With the new FBT year (Fringe Benefits Tax) due to start on 1 April 2016, it’s worth highlighting a couple of changes to fringe benefits tax that are due to come into effect on this date.

The Government has announced the introduction of a separate grossed up cap of $5,000 for FBT salary packaged meal entertainment and entertainment facility leasing expenses.

The elective valuation rules are no longer to be used to calculate the taxable value of these benefits. Benefits exceeding the $5,000 grossed-up cap can be counted when calculating whether an employee exceeds their existing FBT exemption or rebate cap.

All salary packaged meal and other entertainment benefits will become reportable to the employee’s payment summary if they exceed the reporting threshold.

At present, employees of public benevolent institutions and health promotion charities have a $30,000 FBT exemption cap (this will be $31,177 for the first year of the measure) and employees of public and not for profit hospitals and public ambulance services have a $17,000 FBT exemption cap (this will be $17,667 for the first year). These employees can also benefit from salary sacrifice meal and entertainment benefits with no FBT payable by the employer and without it being reported.

Those employees of rebatable not-for-profit organisations can salary sacrifice meal entertainment benefits, however, the employers only receive a partial FBT rebate, up to a standard $30,000 cap ($31,177 for the first year).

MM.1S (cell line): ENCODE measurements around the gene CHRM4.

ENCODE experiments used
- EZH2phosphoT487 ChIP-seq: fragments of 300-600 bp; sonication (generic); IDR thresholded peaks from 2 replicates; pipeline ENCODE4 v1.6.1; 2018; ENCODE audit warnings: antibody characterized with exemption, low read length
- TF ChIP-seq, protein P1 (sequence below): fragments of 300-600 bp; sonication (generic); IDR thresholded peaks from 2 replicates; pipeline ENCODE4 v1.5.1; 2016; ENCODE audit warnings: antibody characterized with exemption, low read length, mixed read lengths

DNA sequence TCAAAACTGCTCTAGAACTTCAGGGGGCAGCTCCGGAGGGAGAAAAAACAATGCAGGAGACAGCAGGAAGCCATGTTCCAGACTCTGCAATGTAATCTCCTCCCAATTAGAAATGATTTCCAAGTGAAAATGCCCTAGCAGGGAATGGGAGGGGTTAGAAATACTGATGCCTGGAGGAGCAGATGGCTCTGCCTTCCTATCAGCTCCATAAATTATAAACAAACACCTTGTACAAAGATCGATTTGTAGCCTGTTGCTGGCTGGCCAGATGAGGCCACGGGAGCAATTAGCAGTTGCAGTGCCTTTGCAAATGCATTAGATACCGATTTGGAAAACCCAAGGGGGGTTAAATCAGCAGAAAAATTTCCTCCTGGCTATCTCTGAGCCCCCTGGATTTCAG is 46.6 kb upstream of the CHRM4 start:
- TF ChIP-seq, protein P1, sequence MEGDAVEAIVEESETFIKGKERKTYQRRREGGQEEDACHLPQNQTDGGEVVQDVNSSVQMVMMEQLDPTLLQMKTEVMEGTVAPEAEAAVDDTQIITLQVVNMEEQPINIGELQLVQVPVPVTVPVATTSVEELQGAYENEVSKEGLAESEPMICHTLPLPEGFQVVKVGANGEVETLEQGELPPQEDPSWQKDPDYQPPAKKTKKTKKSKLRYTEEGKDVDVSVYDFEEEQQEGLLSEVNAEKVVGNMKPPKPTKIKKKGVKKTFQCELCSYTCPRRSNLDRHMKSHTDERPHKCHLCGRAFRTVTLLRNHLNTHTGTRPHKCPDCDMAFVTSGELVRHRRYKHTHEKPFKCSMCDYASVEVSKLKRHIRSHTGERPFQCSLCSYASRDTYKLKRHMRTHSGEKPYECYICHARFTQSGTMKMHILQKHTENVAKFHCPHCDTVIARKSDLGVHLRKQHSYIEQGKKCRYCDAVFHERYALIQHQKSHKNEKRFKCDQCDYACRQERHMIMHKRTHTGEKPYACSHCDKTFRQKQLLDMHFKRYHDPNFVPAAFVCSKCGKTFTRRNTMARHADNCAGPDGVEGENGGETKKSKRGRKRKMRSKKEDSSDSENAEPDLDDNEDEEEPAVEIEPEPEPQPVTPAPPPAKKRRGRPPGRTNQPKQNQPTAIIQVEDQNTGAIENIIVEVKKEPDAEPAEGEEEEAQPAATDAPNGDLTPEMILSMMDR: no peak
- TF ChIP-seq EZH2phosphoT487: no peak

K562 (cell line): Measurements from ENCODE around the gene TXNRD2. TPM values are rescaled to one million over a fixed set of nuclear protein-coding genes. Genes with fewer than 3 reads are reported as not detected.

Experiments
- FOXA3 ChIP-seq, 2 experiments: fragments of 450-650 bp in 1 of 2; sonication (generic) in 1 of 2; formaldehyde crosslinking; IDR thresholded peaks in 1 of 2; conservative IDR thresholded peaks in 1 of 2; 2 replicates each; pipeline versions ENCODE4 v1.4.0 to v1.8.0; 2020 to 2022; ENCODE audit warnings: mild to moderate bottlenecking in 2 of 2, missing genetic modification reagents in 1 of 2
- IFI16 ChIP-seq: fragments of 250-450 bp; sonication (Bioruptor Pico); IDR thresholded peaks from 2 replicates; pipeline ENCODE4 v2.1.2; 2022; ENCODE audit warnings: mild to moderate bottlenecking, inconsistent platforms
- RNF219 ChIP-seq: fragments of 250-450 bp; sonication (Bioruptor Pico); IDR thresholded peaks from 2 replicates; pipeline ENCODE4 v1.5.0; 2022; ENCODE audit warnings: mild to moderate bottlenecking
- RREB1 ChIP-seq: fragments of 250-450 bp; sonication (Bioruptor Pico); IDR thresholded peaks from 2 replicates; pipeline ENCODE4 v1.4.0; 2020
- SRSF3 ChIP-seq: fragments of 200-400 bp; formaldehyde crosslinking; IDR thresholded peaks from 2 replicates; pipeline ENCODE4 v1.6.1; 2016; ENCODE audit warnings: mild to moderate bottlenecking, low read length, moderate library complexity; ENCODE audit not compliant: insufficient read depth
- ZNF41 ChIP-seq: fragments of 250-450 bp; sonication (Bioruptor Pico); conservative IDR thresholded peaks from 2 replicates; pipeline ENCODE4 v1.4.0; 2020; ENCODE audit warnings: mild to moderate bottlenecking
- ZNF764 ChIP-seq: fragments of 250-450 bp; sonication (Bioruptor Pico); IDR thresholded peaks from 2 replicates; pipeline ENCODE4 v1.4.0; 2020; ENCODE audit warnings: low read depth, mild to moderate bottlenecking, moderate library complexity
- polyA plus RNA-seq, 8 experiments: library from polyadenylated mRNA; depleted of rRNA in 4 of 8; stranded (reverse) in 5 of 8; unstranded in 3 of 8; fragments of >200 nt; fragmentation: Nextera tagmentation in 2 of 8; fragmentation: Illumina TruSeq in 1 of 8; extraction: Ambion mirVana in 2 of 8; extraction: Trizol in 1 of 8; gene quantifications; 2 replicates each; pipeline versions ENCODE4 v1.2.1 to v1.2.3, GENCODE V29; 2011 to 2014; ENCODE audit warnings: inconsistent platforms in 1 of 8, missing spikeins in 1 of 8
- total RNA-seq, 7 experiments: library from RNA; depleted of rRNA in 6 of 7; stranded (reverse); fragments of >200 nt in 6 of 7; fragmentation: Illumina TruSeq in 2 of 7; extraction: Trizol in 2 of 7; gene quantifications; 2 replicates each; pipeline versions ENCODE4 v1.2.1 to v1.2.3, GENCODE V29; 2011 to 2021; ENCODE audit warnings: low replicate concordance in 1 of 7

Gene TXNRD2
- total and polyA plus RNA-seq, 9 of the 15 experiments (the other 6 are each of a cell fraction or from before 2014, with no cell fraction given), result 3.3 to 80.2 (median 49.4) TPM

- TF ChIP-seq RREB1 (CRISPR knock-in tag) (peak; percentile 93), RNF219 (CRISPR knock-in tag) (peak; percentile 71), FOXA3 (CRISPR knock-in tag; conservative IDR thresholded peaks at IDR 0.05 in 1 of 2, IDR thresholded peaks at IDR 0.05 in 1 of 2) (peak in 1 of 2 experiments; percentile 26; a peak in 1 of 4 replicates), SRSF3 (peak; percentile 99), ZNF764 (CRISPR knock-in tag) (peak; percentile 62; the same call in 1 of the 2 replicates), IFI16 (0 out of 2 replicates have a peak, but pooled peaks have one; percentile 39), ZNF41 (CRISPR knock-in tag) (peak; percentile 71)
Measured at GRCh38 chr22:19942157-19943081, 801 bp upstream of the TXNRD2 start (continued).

Furthermore, with these changes to fringe benefits tax, the rules for individuals claiming car expense deductions have changed.

As a result, if you reimburse expenses relating to an employee’s use of their own car, only two methods will be available to calculate the taxable value of this fringe benefit (when you apply the ‘otherwise deductible’ rule).

The two methods are:

  1. The log book method
  2. The cents per kilometre method (a single rate of 66 cents per kilometre now applies).

If you would like to learn more about these changes to fringe benefits tax or if you’re unsure whether something would be classed as a fringe benefit or you’d like us to take care of your FBT return, don’t hesitate to give a small business accountant from Taggart & Partners a call on 07 3391 1188.

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